Few outside of the video-game industry have likely heard of Bing Gordon. But the game pioneer now wields major influence over the future of the Internet, with board seats on companies from Amazon.com to Zynga. Today is a day that Gordon’s fame may spread wider: he has been named the recipient of a lifetime achievement award from the Academy of Interactive Arts and Sciences, a prestigious video-game association.
Gordon spent more than 25 years at Electronic Arts, working with game developers to produce some of the best video games ever made. That career, which ended with a long stint as chief creative officer at EA, would easily have earned him accolades and plenty of praise upon retirement.
Then he moved to become a partner at venture capital firm Kleiner Perkins Caufield & Byers. There, he made investments in Ngmoco, which was acquired by Japanese mobile game firm DeNA for $403 million, and Zynga, the social game maker whose recent valuation at above $5 billion puts it in a league above EA. At Zynga, he has helped the young company nab game developers such as Brian Reynolds and assisted them in making games that are played by tens of millions of Facebook users. One of Zynga’s games, CityVille, has hit 100 million monthly active users today — only 43 days after its launch. Gordon, quite naturally, is already at level 60 in CityVille, as high as you can get. I know because Gordon regularly shows up in my city to help me harvest my strawberries.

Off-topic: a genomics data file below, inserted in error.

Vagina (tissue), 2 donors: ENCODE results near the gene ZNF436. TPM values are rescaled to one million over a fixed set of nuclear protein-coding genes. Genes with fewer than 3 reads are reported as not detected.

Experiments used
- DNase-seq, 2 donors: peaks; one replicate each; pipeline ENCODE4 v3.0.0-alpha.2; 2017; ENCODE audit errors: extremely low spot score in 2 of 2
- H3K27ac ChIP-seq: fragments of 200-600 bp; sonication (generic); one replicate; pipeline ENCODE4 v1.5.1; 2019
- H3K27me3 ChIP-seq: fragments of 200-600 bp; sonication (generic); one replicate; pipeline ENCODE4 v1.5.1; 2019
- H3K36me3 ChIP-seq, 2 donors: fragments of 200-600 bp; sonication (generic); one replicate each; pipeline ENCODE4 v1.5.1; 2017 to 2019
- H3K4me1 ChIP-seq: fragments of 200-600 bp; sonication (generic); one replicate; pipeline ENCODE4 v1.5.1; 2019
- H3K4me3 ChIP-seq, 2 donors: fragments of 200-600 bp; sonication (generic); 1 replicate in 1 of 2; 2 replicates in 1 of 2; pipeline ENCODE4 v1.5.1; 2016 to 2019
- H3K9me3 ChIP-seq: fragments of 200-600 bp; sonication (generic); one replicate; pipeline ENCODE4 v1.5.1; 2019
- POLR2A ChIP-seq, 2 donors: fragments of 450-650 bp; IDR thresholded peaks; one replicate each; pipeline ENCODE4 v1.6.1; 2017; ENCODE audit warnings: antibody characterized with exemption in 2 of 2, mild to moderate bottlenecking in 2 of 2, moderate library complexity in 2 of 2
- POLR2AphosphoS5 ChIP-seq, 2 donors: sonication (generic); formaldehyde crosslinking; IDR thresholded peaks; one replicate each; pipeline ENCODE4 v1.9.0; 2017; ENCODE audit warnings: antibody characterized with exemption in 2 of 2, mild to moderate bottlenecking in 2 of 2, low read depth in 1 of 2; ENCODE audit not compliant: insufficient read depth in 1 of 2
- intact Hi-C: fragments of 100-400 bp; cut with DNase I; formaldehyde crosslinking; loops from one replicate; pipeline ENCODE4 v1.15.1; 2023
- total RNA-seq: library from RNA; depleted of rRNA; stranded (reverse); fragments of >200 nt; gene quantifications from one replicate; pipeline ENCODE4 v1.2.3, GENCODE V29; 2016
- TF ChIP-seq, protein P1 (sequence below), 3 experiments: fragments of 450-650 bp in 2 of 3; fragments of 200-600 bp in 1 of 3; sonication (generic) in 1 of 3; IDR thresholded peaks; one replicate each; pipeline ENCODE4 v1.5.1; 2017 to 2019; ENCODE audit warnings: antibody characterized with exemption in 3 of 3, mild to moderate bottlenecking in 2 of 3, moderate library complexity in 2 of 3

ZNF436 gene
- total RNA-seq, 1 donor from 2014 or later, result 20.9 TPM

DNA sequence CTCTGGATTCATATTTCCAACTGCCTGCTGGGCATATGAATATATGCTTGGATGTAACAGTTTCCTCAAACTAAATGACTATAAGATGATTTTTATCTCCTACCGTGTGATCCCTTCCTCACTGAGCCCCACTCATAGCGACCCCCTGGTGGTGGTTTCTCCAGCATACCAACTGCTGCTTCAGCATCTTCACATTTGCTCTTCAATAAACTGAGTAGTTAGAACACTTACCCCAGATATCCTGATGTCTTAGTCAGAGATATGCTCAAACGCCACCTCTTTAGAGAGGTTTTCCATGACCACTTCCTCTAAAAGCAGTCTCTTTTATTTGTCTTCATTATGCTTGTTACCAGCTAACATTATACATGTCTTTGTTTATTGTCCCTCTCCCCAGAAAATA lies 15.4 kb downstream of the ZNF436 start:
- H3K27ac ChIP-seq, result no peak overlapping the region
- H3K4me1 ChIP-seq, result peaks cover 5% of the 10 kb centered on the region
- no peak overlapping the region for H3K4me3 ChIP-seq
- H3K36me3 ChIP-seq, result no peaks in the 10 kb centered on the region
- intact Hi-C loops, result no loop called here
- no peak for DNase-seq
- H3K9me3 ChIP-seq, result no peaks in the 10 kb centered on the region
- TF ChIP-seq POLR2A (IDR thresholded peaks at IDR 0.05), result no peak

Gordon has proven that he has a golden touch. And that is part of why he is going to be honored by the AIAS for lifetime achievement, an honor which is being announced with this story. Gordon will get the award at the upcoming Dice Summit, which runs from Feb. 9 to Feb. 11 in Las Vegas. The AIAS awards are akin to the Oscars of gaming. Gordon is only the fifth recipient to get the award; others included trade group founder Doug Lowenstein, former Nintendo executives Howard Lincoln and Minoru Arakawa, and Sony PlayStation creator Ken Kutaragi.
That’s some pretty rarefied company for Gordon, who has a deep voice and a casual attitude about everything except making great games. But Gordon has earned plenty of accolades. Mark Pincus, CEO of Zynga, says, “The scariest thing about Bing is he is that he is usually right.” Paul Lee, a former EA colleague and head of VanEdge Capital, says Gordon helped shape the video game industry and has been a mentor for countless leaders in the industry.